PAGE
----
5. Your boss does all the talking
Performance evaluations are supposed to be a two way discussion. Your input as to what is or isn’t working for you, as well as the kinds of projects or professional development activities you would like to pursue is a vital piece of the discussion. If your boss has trailed off into a monologue, you may have to politely interrupt and tactfully remind him that you get a say in the process as well. Politely point out to him that he is more likely to arrive at a satisfactory outcome and professional development plan that works for both of you if he’s heard your input on the matter. It’s probably most helpful if you and your boss decide beforehand on an agenda and whether it will be a give and take dialogue throughout the meeting, or whether your boss will give his evaluation first and then you’ll have time to respond. I would recommend a more conversational approach throughout the meeting for two reasons. First, it saves you building up a lot of anxiety and defensiveness that will prevent you from hearing what is actually said. Second, it will feel more collegial and less adversarial. You and your boss are supposed to be on the same team, remember?
6. Clashing Management or Work Styles
This is a difficult situation to resolve because it is really about differences in temperaments and their expression—core aspects of our “selves” that are generally quite resistant to change. If you are both EQ savvy and recognize that your temperament types are diametrically opposed, then you and your boss can probably have a candid discussion about how and where your differences clash, agree to not take them personally, and decide on some strategies to work around the differences while still respecting each other’s personal “quirks”. If, on the other hand, you have a boss with an EQ in the single digits and zero interest in wanting to know or understand how his employees’ temperaments play out at work, you are probably going to be in for a rough time. If your boss has no tolerance for work styles that diverge from his comfort level and expectations, he may well arbitrarily decide that you are a royal pain to manage and may not see past his own biases when it comes time to rate your performance. You may find in the long run that it’s better to move on and find a workplace where you are accepted and appreciated exactly as you are rather than having to bend yourself into a pretzel to meet with your boss’s approval.
7. Your boss is a bully and you’re “it”
The target, that is. If you’ve been tagged as the target by a bully boss, it’s not very likely that any of the suggestions provided thus far will help you deal with a bad performance evaluation. Why? Because all of the normal “rules of play” go out the window when you’re dealing with bullies. They don’t respond to reason and they hate being challenged. Going through a performance evaluation with a bully boss is truly hellish, not to mention psychologically traumatic. Unfortunately, it usually gets worse, rather than better, with every subsequent incident. If the evaluation from hell is not the first incident of bullying that has occurred, I recommend that you make sure it’s the last incident—or close to the last incident of bullying that you experience at the hands of your boss. Life is way too short and your health is far too precious to waste on trying to deal with this kind of c**p. Nobody deserves to be treated with such disrespect. Nobody needs their health, well-being, and quality of life ruined by a workplace bully. And no job is worth enduring an abusive or toxic work environment. Really, why would you want to work for a company that allows workplace bullying?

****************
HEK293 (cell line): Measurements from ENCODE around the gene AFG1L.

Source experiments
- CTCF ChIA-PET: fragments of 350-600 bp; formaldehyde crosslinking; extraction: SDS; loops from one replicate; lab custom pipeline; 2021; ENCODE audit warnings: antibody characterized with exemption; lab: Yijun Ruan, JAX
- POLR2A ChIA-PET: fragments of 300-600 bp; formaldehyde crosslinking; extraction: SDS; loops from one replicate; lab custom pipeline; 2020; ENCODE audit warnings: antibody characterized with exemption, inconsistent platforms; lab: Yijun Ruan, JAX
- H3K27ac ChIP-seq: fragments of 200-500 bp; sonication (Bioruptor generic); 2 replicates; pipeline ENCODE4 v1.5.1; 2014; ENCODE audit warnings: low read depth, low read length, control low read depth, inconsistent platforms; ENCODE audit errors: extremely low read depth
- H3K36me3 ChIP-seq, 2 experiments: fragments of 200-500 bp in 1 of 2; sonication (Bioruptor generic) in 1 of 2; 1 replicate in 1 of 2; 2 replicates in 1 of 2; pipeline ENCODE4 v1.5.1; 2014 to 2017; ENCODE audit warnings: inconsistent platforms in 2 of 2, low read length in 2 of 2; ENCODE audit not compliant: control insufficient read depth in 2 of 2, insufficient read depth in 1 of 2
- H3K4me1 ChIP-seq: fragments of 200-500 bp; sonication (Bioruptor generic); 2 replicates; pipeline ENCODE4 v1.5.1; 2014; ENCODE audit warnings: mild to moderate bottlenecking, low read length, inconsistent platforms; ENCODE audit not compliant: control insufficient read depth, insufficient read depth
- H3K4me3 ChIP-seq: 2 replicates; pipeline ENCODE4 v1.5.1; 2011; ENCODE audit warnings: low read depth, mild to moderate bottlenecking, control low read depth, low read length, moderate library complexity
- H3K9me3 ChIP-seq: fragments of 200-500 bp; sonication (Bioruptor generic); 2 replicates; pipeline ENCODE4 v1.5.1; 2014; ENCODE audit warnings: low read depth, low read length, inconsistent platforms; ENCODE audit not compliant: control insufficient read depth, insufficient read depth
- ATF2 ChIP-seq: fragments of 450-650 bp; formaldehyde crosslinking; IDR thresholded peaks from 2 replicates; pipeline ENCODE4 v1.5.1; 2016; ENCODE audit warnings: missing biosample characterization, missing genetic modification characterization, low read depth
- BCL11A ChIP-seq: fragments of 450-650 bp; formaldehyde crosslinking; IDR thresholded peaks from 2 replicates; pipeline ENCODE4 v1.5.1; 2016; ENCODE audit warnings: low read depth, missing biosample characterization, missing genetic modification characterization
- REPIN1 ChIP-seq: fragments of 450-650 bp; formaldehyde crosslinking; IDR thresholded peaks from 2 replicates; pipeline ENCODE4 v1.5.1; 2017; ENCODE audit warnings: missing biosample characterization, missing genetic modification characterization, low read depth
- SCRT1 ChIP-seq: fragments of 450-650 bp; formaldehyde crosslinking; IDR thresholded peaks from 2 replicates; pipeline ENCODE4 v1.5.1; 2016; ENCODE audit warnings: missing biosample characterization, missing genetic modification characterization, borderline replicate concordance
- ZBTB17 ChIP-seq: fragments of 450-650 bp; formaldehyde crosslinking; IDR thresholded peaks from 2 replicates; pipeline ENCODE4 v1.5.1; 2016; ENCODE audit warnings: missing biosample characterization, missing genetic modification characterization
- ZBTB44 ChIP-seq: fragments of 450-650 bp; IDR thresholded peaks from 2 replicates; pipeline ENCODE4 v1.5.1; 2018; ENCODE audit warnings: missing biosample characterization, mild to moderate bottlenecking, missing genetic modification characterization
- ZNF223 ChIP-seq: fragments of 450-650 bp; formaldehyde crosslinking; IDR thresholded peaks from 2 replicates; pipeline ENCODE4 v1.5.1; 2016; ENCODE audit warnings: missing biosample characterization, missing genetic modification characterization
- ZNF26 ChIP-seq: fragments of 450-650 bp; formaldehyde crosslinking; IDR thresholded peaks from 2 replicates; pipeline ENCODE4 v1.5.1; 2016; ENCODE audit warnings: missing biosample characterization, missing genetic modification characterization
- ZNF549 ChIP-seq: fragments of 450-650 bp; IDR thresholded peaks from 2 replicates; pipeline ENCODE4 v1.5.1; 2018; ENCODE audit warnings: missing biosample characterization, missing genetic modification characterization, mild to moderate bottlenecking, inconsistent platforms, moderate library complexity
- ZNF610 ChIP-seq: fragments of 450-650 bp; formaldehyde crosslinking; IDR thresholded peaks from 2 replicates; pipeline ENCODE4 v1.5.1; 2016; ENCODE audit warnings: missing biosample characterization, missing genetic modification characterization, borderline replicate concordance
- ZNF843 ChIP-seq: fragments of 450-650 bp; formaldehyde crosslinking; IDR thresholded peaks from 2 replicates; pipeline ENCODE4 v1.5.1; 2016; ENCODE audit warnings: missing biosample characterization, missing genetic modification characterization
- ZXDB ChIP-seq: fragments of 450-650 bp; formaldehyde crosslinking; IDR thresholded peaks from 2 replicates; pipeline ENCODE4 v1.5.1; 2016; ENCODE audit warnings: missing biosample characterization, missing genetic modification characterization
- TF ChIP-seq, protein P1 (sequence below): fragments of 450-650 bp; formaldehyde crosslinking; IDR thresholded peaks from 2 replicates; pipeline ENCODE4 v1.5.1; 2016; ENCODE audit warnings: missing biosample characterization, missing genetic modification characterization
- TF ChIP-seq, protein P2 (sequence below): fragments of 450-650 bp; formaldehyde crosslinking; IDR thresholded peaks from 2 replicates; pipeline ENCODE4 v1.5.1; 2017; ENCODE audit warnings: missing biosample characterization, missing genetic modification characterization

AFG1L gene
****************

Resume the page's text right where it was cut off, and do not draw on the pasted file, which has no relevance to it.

Wrap Up and Final Thoughts
We can’t control what our bosses say or do in a performance evaluation, but we do have a choice about how we respond to their feedback. If we’re aware that our bosses only seem to remember what we did in the last week or month, or forget to give constructive feedback along with any criticisms, we can step past our initial defensiveness and offer additional information or engage in a dialogue that will hopefully steer them into a more balanced view of our performance. My bet is that most fair and reasonable bosses might appreciate getting some tactful feedback on how they could improve their approaches to doing performance evaluations. It’s also important to understand that bully bosses do exist and deliberately subject their Targets to unfair, demeaning, and traumatic performance evaluations. They don’t play by the same rules as the rest of us and they’re definitely not interested in promoting or supporting anyone else’s work place happiness. They most assuredly are not open to feedback about their destructive tendencies, so don’t open yourself to an attack by trying to give them feedback. The smartest thing you can do is leave with your dignity and well being intact.
When all is said and done, I think the real key to learning how to effectively deal with negative feedback is through understanding what pushes our “defensiveness” buttons, what we learned as young children about receiving and giving feedback—whether it was positive, constructive or destructive—and how those patterns play out in our lives as adults in the work world.